TV-BAY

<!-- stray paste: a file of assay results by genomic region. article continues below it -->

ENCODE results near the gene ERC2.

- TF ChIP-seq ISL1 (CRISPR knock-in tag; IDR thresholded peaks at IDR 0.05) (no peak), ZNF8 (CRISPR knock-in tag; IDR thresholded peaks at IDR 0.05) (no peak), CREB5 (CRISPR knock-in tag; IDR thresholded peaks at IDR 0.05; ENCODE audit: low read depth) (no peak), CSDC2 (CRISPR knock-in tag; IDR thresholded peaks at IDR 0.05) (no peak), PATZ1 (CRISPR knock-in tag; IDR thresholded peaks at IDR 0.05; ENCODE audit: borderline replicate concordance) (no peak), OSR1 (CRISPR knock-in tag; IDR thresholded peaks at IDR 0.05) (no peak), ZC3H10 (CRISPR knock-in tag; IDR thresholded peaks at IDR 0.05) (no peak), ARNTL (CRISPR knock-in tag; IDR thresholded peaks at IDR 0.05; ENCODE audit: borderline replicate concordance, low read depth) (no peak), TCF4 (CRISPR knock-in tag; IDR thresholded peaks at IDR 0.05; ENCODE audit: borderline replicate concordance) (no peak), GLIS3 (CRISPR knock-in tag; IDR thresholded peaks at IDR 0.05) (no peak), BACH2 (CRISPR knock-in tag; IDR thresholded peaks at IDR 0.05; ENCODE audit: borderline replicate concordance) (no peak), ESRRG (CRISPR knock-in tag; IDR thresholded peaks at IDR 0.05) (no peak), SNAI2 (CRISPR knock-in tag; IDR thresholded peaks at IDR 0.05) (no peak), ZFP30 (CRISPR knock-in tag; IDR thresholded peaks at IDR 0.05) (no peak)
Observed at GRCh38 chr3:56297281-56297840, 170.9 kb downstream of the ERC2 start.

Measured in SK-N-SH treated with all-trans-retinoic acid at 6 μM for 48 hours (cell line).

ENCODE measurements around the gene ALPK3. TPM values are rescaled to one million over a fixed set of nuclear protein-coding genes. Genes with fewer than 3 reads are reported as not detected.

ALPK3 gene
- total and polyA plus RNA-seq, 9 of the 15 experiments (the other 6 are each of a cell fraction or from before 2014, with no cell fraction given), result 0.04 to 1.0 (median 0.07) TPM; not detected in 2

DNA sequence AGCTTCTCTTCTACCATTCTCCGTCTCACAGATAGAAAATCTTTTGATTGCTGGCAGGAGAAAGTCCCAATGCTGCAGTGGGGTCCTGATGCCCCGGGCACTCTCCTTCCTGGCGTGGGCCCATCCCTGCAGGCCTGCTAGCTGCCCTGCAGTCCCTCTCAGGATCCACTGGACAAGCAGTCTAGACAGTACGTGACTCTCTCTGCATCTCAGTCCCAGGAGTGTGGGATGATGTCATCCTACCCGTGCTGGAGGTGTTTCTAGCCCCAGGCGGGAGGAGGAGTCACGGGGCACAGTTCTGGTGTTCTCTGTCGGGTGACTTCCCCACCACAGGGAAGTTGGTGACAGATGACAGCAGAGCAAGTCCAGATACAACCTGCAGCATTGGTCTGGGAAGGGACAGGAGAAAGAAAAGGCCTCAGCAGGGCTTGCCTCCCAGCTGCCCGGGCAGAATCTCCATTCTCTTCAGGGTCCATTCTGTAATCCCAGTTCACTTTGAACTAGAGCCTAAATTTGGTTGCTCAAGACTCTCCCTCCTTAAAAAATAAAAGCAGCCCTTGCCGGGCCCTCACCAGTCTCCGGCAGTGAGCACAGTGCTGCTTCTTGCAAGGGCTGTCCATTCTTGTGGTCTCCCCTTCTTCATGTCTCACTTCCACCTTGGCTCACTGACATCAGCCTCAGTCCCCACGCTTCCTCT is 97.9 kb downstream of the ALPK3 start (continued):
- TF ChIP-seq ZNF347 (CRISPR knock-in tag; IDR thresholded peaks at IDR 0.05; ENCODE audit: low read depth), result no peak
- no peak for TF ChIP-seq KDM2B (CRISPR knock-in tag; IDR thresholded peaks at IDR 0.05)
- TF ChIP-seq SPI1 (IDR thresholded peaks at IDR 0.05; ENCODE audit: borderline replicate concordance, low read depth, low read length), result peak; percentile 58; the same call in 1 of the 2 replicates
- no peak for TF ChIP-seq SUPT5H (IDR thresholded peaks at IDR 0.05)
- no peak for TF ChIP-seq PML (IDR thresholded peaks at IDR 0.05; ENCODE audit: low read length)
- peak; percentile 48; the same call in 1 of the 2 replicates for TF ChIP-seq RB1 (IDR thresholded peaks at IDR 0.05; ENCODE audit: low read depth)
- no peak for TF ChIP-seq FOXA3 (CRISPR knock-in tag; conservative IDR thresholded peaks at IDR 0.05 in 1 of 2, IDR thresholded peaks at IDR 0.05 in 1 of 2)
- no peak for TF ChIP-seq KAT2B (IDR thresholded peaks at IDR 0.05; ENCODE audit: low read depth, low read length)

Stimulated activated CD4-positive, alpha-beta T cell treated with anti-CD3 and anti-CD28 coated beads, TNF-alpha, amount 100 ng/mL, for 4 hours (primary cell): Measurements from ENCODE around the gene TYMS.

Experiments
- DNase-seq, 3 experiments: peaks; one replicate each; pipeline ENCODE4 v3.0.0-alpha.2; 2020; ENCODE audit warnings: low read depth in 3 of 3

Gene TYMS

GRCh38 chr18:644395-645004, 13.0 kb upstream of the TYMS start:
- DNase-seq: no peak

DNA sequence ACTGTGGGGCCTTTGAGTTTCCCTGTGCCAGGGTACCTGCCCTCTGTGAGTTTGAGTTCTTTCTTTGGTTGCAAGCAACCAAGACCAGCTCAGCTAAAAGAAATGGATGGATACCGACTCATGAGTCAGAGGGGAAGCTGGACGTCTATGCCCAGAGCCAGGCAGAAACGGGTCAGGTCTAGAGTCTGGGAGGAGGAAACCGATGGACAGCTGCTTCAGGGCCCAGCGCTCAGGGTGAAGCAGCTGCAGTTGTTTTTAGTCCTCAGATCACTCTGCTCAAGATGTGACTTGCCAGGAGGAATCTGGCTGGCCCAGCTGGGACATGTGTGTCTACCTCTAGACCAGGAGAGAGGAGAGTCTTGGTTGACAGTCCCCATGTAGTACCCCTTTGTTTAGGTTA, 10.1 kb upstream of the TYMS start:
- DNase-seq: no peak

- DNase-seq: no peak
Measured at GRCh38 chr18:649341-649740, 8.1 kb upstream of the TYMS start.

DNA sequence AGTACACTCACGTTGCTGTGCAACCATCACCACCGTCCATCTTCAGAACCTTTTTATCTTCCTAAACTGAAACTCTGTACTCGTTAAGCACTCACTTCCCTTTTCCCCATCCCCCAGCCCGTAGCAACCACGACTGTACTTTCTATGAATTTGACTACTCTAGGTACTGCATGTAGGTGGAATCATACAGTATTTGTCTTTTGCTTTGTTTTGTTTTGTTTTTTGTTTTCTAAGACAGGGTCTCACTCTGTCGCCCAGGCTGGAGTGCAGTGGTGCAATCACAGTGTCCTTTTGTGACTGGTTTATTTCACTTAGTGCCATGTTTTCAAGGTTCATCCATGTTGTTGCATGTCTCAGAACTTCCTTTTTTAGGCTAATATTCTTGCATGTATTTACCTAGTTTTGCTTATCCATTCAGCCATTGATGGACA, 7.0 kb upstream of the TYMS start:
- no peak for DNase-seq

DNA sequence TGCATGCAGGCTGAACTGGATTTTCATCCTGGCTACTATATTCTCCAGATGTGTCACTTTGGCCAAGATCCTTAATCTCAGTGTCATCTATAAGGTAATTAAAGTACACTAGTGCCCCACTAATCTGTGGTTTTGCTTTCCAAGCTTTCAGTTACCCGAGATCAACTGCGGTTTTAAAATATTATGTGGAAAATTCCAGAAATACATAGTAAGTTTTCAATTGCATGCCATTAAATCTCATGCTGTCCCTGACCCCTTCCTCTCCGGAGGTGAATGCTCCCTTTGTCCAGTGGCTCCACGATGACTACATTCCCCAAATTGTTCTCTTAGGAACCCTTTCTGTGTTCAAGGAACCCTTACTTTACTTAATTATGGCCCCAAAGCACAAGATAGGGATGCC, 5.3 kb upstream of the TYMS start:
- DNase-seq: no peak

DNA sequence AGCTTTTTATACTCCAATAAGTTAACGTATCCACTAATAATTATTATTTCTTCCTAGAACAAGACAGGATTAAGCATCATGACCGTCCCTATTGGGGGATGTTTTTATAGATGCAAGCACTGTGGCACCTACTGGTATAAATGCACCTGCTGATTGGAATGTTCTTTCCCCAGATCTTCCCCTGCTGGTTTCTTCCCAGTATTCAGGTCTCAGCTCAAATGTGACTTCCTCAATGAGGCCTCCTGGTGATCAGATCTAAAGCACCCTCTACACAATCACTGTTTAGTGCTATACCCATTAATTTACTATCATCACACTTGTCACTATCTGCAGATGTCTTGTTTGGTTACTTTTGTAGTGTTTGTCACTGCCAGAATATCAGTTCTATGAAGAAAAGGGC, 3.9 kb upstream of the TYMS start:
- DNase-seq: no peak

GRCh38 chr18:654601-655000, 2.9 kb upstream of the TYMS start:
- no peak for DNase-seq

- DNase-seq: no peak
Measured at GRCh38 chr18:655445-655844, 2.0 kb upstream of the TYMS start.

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SPG A commodity product or something special? by Steve Cranny T he need for a reference generator in broadcast television applications is universally accepted. Quite what that reference generator is or should be is another matter. Early reference generators produced signal pulses like Line Drive, Field Drive, Mixed Blanking, Sync, etc. Soon thereafter analogue colour black appeared on the scene and the sync pulse generators (SPGs) as they came to be known, evolved to offer that ubiquitous signal. However, the inevitable consequence of continuous evolution in broadcast television has been that the quantity and complexity of the signal requirements of SPGs have risen almost exponentially. So, when you come to need a reference generator do you need a simple SPG or something more? Since an SPG is such a critical piece of equipment the primary requirements are for it to be very stable and very reliable. In the past the facilities required from an SPG did not vary much across applications. Studios, Post Production Facilities and Outside Broadcast had broadly the same needs from such a device. Over time that has changed and today, that is far from true. Manufacturers of SPGs have had to react smartly to these ever changing demands to produce products that can meet a broad range of technical, operational and commercial needs. Whilst it is understood that an SPG is a requirement, sometimes it is not appreciated that installing a high performance device is a good decision to make. SPGs are precision instruments for a reason – they are the heart of your system, and a good heart leads to a healthy, trouble free system. It is also important to be able to choose a product which allows for the inclusion and even exclusion of features to suit the application. All too often SPGs have been selected which have less, or even more than, the necessary performance and feature set. Stability and reliability are prerequisites. After that it is crucial to select a product that meets the needs of the particular system. When considering those it is essential to consider future as much as current requirements. Historically SD SDI SNG vehicles in Europe always used analogue tone. Now embedded tone is a standard requirement, so where SPGs were installed which could be easily upgraded, the changed requirement was easy to resolve. High end SPGs now provide a considerable range of complex video and audio reference and test signals. They also generate Timecode which can be locked to UTC via GPS and can even act as NTP servers. Previously configuration of an SPG would have mainly consisted of video timing and selecting video test patterns and audio outputs. Fortunately the considerable configuration task for the high end SPG can now be done by the engineer remotely in the comfort of their office via an Ethernet connection. At one end of the spectrum there is a need for a basic SPG offering only video and possibly audio reference outputs. The spectrum is broad though, and every application has it’s own special needs right up to those requiring video and audio reference outputs, test signals, multiple format outputs, Timecode, NTP and so on. The challenges for the end user are economic, operational and technical. The pressure to keep costs down could lead to choosing the wrong device. The challenge for the manufacturers is to offer customers products which they can rely on whilst at the same time satisfying all their needs: immediate, future, technical and commercial. Courtyard Electronics have produced SPGs for 25 years, pursuing a policy of continuous development to meet the ever changing needs of the industry. Today we meet those needs with our latest product – the CY460. Our approach has always been to offer as broad a range of features as cost effectively 58 | TV-BAY MAGAZINE TV-BAY067JUL12.indd 58 05/07/2012 22:24